Lockport Union-Sun & Journal — Paduchak’s uniform bore the the Combat Infantryman Badge he earned in combat during the liberation of Europe. As the young but serious sergeant who led the veterans through the ceremony personally thanked each man afterwards, he reached to his uniform as presented Paduchak with his own CIB.
It was a sign of respect that deeply impressed the Patriot Tour’s attendees.
“Everything has to be perfectly creased and pressed, and he walked away out of uniform,” Kevin Sheehan of Albion said after seeing the medal transfer. “That’s respect.”
Arlington National Cemetery is the final resting place of two presidents and thousands of men and women who’ve served their nation. It is also where soldiers whose identities are not known have been guarded continuously by the sentinels of the 3rd U.S. Infantry Regiment since 1937.
The ceremonial changing of the guard is often marked with the placing of a wreath at the site, an occasion that the Patriot Trip’s attendees have experienced as observers but not participants.
”This was something that we really wanted to do, especially for our World War II veterans,” Hawley said.
Arrangements were made with both the Army Honor Guard and a local florist, whose beautiful wreath of fresh red and white flowers was funded by the Lincoln Post 1483 Ladies’ Auxiliary.
The wreath remained at the gravesites as the changing of the guard ceremony commenced with dedicated precision — with one sentinel relieving another, taking his post as the protector of the tomb.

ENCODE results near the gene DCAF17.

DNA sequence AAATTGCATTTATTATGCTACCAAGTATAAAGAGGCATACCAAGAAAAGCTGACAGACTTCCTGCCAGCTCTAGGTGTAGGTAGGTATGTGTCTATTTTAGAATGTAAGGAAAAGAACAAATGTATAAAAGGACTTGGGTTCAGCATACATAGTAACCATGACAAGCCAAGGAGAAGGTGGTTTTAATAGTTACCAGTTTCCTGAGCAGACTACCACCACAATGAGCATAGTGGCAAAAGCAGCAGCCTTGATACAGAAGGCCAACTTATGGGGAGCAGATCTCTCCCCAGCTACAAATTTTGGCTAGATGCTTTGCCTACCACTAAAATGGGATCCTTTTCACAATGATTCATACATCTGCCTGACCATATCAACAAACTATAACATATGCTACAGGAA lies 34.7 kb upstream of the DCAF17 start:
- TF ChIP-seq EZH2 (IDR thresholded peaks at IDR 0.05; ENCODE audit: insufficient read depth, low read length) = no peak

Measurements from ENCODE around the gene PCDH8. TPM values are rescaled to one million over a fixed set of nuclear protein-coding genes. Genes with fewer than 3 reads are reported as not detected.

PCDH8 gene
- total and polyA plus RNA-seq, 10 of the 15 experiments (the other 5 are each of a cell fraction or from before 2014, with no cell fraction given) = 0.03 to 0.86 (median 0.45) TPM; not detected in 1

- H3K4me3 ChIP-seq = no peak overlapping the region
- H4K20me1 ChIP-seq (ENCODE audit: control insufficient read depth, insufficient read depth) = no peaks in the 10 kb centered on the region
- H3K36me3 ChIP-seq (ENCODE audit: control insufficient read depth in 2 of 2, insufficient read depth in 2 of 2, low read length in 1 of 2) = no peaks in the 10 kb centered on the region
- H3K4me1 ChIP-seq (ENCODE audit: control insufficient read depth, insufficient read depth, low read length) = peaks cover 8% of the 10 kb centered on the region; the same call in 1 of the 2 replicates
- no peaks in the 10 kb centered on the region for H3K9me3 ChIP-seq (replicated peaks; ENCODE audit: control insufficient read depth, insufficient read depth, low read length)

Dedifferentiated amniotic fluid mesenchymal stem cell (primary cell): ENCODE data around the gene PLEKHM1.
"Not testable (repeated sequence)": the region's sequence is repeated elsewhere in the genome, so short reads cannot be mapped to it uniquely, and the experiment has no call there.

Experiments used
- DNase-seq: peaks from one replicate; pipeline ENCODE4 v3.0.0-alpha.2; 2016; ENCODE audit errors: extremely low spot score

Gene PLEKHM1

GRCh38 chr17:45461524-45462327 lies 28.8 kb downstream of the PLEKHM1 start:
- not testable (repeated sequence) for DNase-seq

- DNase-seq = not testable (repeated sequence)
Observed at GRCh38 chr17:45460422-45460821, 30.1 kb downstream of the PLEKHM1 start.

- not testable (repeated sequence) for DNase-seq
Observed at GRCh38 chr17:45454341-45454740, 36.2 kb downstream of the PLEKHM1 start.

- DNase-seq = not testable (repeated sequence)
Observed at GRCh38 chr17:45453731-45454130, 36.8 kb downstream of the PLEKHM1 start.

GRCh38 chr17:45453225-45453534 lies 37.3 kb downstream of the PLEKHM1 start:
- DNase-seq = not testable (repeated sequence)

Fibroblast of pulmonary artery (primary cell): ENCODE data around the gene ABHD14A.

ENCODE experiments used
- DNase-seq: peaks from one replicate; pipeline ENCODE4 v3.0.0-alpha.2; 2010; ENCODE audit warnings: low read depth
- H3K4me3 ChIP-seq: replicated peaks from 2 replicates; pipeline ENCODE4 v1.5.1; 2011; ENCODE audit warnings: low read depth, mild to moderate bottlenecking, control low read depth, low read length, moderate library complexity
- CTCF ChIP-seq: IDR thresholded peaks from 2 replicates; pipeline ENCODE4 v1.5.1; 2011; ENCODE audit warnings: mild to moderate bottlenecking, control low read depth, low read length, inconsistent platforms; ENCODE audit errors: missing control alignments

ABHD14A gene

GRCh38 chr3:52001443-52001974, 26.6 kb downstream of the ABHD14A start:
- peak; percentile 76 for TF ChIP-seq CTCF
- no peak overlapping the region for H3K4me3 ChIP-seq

The Patriot Trip began in 2008 following Paduchak’s urging of a project to provide World War II veterans the opportunity to experience the recently-built monument commemorating their service.
Nagle, who served in naval aviation at air stations along the eastern seaboard and was one of the men training for the invasion of the Japanese home islands before the war came to an abrupt end, has attended all but the first trip; Stefaniak has come three times, Paduchack twice and for Zinni it was his first trip.
The trip’s first year was made up largely of World War II veterans, but later years have brought more veterans from later eras. For the men who received rounds of applause and cheers Saturday for both their service seven decades ago and at the memorial, its the trip is an annual event they hope to keep attending.
“I’ll do it every year I can,” Stefaniak said.Contact reporter Jim Krencik at 585-798-1400, ext. 6327.